2. Does FDA plan on attempting virtual advisory committee meetings? As this remains a dynamic situation, we will continue to assess and calibrate our approach. Where possible the agency will leverage technology to host meetings allowing for remote participation. We thank you for your patience. In considering necessary steps for protecting public health, including our sponsors, our committee members and our workforce, we are cancelling or postponing all non-essential meetings through the month of April. We will reassess on an on-going basis for future months. Where possible the agency will leverage technology to host meetings allowing for remote participation.
  3. Is there an expectation that PDUFA dates will be missed, or will they be extended due to the crisis? CDER is fortunate to have existing policies on the use of flexible workplaces, as well as the IT infrastructure to support a large number of staff simultaneously working offsite This gives us the ability to ensure the safety of our workforce and the continuity of our important public health mission during government disruptions. CDER remains fully capable to continue daily activities, while responding to the public needs of the current COVID-19 outbreak. As this remains an evolving and very dynamic situation, the FDA will continue to be flexible and transparent as possible.
  4. Will new drug applications be considered during this time when presumably the FDA workforce is working remotely? CDER continues to perform our drug review activities as well as contribute to other vital functions of the Agency. As you may know, we are working around the clock to monitor and mitigate emerging coronavirus-related issues with our federal partners, international regulators and medical product developers and manufacturers to advance response efforts to combat the coronavirus disease (COVID-19) outbreak. Our application review teams remain focused on their work, and we are doing everything possible to maintain continuity of operations in a very dynamic situation.

What do we know from this? The situation we are presented with means that certainties in any conversation are off the table given the situation we are facing. But what this tells us is that the FDA workforce is equipped to work remotely. It does say the agency is striving to find alternative means to do what it cannot do in person and to meet the necessities of the review process. It does foreclose the possibility of delays, but affirms that efforts are going into getting work done as usual. That means that we will not really know for certain until upcoming PDUFA dates come and go. To that end, I track all the dates of which I am aware and record decision dates and will let you know that tells us as we tread further along in this environment.

Be well. Be safe. Be kind.

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Principles for COVID-19 Healthcare Communications – 1 Keep it Simple, Keep it Organized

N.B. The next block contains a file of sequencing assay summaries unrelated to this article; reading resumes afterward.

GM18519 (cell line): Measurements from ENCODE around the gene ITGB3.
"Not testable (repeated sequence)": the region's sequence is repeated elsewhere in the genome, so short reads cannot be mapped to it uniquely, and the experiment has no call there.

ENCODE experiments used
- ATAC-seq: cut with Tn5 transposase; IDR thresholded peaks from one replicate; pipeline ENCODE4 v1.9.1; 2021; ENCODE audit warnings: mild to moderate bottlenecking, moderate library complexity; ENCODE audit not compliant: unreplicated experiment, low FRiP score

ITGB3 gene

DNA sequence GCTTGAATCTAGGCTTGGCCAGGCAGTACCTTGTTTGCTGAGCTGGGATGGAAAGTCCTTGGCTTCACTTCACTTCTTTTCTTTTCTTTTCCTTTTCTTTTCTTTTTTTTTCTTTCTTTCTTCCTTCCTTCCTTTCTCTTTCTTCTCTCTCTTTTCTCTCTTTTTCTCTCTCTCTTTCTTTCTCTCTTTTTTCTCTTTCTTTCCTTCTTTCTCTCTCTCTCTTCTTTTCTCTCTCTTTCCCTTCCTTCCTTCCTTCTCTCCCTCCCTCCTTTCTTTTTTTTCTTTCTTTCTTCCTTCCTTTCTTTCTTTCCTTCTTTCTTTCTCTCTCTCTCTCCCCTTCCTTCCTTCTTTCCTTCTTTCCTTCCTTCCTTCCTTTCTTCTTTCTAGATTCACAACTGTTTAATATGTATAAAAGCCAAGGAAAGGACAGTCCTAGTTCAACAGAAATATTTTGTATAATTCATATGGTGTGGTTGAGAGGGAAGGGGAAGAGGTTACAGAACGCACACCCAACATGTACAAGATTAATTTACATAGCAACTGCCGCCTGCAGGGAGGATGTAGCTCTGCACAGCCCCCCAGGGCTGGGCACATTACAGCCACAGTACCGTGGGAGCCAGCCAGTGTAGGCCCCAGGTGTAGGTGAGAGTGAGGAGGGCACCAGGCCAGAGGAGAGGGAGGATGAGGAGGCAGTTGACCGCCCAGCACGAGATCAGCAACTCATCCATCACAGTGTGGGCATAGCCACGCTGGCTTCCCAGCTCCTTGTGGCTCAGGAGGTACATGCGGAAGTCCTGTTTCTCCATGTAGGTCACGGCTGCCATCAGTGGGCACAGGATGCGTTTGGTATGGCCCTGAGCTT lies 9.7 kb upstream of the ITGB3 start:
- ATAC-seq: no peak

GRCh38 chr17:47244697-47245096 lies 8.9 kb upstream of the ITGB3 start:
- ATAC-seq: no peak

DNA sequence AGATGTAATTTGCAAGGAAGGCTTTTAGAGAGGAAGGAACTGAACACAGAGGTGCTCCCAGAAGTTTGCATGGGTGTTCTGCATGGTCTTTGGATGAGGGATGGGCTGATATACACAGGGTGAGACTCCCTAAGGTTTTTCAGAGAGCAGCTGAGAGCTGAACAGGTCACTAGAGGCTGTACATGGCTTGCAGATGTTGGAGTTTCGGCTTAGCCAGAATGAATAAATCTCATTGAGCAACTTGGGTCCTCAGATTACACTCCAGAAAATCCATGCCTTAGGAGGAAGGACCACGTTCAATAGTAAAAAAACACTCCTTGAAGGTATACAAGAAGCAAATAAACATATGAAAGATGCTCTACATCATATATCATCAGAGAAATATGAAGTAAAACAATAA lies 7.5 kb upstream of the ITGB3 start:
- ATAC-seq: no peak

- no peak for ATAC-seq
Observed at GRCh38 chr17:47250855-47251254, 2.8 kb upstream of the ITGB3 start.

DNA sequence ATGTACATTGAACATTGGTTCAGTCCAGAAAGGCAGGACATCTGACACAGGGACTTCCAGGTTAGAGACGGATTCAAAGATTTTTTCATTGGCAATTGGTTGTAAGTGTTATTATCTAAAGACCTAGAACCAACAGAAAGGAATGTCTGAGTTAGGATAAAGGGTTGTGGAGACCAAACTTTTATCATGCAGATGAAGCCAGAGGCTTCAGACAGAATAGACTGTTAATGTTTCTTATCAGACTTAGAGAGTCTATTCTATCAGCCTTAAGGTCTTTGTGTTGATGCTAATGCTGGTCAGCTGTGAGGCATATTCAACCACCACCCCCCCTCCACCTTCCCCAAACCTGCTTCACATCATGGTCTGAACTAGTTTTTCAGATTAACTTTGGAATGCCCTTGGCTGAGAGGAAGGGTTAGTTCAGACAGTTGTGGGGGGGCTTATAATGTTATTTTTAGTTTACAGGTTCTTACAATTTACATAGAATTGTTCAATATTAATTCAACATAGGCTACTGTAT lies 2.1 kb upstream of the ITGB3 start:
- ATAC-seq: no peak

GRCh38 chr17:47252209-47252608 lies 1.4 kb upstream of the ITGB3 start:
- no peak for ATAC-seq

On February 21 I published a piece on LinkedIn – Communications Considerations for Medical Manufacturers as the COVID-19 Epidemic Emerges – that provided an overview of some of the communications considerations for pharma, biotech and device manufacturers related to the COVID-19 pandemic. It seems a good idea to look at some of those things I discussed in the piece a little more close up – and so I am thinking a series of postings here on the topic.

A frequent communications pattern with emerging pathogens is going from too little information to a deluge of information, sprinkled in with a dose of misinformation. We have all been receiving in our in-boxes emails with updates from everyone in business – banks, airlines, car rental companies, even my hardware store. It is a lot to digest and it is coming at us during a time of stress. Moreover for those in healthcare there are special considerations to communications given the range and impact of topics that must be covered – from supply chain to workforce to business continuity and even eventually, recovery.

Let’s begin generally, however. I reviewed a missive today sent by a healthcare manufacturer that was long and thick with narrative. The range of topics was pretty vast, covering everything from managing business continuity to financial impact on current sales to products in the pipeline and the status of clinical trials. It was all important information. But it was long and thick narrative.

In crafting communications about the very important range of things about which medical manufacturers must communicate, it may be good to borrow some common tips from media training about organizing messages for the spoken word and apply them to the written word. A long press release or statement with paragraph after paragraph is a lot to ask of people – especially now. Another thing I stress in media training is that you have a person’s full attention for the first few minutes you speak – and then minds naturally begin to wander.